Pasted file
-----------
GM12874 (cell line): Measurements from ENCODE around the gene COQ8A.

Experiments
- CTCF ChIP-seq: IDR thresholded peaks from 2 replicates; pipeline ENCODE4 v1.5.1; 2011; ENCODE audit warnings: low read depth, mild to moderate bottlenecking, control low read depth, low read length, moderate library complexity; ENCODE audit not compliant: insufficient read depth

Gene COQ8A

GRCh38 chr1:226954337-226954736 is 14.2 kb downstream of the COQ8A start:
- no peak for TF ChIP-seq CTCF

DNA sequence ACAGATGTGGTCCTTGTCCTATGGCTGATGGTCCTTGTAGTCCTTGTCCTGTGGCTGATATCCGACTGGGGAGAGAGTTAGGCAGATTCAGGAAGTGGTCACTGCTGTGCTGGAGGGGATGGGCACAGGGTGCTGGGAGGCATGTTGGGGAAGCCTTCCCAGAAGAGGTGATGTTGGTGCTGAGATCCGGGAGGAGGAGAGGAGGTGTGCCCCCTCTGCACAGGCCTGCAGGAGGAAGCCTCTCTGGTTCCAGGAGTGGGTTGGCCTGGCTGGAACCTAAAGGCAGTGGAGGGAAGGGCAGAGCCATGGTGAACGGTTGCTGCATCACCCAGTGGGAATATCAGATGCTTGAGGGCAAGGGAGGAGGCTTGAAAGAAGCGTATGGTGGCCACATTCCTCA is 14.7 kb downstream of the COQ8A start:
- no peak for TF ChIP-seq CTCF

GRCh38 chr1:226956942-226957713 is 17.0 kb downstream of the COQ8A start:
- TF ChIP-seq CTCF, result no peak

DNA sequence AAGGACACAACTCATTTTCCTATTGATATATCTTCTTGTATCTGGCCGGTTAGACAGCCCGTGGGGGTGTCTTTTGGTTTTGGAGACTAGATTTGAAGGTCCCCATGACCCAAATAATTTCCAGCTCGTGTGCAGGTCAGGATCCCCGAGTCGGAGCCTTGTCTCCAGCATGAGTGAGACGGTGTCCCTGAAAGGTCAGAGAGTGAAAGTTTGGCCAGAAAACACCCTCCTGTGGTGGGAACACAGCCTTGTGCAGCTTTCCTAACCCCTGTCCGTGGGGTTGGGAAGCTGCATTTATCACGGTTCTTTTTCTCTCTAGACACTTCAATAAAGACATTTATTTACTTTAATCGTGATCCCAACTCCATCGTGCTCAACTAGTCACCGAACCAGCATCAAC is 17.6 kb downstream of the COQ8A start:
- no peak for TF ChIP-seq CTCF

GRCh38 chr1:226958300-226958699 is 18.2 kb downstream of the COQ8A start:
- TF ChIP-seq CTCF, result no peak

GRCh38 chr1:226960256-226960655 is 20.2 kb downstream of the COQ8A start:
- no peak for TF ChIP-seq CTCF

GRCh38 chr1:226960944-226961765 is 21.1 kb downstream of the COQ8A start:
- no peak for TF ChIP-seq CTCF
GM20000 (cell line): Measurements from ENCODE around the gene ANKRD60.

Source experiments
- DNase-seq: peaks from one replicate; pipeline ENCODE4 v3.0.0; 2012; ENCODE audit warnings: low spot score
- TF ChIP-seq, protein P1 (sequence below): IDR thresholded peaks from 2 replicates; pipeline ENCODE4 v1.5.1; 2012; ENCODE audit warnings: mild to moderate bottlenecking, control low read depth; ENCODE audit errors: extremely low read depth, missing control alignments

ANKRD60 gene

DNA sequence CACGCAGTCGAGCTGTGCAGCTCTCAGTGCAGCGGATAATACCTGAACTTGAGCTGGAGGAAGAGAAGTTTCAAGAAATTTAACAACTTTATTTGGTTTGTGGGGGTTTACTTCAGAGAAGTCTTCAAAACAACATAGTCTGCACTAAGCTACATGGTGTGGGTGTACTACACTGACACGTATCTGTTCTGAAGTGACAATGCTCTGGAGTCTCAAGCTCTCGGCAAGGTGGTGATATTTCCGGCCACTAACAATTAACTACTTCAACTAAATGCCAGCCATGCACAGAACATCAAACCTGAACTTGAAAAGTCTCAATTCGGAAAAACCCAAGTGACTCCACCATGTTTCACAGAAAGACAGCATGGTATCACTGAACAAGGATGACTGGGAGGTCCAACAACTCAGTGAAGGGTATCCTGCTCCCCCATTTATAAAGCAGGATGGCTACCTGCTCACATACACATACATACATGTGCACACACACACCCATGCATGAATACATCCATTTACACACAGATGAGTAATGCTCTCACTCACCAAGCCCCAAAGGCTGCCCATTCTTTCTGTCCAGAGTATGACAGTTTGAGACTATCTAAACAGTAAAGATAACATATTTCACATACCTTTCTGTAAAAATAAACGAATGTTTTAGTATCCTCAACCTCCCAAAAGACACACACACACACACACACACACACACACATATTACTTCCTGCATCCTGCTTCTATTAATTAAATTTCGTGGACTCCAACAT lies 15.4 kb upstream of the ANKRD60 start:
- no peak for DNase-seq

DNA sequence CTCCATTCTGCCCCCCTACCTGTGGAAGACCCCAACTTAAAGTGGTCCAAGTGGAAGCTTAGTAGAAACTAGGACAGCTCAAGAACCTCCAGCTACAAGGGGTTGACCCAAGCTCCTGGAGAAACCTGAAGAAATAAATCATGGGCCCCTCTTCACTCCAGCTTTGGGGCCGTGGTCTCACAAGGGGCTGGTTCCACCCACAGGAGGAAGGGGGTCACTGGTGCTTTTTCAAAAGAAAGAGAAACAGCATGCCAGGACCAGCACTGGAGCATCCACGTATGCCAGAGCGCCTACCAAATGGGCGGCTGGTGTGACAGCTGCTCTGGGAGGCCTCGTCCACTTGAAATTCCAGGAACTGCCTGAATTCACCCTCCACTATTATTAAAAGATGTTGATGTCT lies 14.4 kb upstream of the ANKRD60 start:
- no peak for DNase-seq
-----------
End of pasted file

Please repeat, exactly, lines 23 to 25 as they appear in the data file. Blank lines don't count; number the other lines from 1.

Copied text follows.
ANKRD60 gene

DNA sequence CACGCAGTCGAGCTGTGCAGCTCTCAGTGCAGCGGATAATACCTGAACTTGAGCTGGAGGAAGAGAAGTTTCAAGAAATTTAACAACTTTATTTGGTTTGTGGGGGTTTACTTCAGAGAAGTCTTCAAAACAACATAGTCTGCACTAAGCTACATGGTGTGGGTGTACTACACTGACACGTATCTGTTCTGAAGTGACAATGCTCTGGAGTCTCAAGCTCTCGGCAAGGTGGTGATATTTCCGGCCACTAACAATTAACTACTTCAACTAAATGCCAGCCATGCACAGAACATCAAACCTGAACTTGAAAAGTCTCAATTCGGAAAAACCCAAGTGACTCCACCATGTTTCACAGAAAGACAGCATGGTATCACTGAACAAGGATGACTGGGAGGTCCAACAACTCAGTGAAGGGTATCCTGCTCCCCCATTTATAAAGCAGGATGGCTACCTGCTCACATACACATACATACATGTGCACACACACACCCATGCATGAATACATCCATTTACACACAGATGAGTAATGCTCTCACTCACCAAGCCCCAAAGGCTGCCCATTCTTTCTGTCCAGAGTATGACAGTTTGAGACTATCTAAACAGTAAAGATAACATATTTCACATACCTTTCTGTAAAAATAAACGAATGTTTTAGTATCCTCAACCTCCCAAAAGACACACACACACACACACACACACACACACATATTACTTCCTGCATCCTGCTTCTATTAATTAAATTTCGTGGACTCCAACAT lies 15.4 kb upstream of the ANKRD60 start:
- no peak for DNase-seq